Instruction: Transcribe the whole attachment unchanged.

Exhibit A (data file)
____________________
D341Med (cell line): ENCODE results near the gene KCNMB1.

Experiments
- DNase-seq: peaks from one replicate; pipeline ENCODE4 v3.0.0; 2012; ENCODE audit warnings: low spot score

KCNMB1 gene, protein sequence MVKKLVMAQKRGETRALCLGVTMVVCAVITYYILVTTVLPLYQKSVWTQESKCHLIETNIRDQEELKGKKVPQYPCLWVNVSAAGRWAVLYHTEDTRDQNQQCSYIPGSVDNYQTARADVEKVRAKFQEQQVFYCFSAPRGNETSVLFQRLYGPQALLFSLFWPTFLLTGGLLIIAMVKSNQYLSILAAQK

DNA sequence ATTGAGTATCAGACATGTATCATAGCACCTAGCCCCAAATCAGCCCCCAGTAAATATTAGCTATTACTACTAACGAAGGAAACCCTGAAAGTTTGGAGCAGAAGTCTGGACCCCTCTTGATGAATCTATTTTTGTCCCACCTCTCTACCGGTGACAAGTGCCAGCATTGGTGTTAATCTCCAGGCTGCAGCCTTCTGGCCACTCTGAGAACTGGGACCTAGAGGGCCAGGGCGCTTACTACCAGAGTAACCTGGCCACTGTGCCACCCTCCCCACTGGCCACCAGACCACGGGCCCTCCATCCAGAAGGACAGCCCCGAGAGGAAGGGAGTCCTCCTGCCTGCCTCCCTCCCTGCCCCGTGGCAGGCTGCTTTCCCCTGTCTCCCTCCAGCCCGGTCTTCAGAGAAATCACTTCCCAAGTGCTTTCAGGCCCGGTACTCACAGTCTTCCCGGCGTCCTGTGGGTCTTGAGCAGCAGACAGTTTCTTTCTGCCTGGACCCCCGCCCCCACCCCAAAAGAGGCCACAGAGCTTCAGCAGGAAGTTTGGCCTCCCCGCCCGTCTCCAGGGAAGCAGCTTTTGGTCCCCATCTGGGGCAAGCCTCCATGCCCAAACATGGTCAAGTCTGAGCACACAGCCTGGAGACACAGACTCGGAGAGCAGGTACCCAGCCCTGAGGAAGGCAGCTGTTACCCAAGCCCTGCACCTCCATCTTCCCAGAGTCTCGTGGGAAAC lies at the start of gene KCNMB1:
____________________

D341Med (cell line): ENCODE results near the gene KCNMB1.

Experiments
- DNase-seq: peaks from one replicate; pipeline ENCODE4 v3.0.0; 2012; ENCODE audit warnings: low spot score

KCNMB1 gene, protein sequence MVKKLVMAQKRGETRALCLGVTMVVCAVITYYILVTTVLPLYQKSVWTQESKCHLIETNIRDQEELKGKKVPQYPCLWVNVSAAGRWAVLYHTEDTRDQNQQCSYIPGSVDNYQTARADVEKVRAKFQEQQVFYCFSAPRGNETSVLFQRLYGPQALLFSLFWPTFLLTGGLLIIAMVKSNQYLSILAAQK

DNA sequence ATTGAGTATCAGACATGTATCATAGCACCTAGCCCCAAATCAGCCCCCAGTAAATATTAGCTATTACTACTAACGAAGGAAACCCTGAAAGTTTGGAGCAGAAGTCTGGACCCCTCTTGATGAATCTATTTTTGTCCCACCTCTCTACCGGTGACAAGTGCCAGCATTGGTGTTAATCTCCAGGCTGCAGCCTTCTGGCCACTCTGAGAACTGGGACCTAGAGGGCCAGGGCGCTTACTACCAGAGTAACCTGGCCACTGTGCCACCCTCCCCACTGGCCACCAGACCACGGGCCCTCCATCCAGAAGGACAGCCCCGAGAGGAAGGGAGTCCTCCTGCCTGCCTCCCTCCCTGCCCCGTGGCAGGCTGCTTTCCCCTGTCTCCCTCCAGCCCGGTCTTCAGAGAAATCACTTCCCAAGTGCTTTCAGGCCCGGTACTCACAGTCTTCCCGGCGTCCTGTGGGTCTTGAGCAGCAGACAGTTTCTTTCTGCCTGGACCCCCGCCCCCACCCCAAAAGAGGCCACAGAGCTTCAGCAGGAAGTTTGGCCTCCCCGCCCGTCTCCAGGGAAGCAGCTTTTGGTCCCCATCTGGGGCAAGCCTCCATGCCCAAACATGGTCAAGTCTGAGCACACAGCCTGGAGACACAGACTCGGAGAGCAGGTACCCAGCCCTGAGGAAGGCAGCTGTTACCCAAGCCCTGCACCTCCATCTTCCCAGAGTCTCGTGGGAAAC lies at the start of gene KCNMB1: